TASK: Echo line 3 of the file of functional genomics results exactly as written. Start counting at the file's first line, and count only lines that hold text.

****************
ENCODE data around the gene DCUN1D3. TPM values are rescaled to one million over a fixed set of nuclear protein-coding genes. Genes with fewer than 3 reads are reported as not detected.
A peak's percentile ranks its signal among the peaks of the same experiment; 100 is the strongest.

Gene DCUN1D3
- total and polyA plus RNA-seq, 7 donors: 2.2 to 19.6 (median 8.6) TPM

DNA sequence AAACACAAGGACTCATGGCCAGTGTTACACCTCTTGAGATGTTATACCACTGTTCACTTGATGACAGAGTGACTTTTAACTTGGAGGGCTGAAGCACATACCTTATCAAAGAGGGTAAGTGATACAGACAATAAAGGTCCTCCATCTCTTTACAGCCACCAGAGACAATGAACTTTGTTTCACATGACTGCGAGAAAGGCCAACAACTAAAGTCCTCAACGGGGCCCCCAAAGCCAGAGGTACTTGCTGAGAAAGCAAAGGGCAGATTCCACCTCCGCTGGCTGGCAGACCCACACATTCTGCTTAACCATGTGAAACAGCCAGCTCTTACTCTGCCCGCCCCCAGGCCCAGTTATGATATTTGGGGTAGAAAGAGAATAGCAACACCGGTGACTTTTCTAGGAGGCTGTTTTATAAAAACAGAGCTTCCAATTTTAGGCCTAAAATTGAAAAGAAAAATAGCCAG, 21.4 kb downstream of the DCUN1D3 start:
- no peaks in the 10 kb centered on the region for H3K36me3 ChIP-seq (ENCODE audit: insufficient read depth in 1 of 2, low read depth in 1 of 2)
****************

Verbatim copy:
Gene DCUN1D3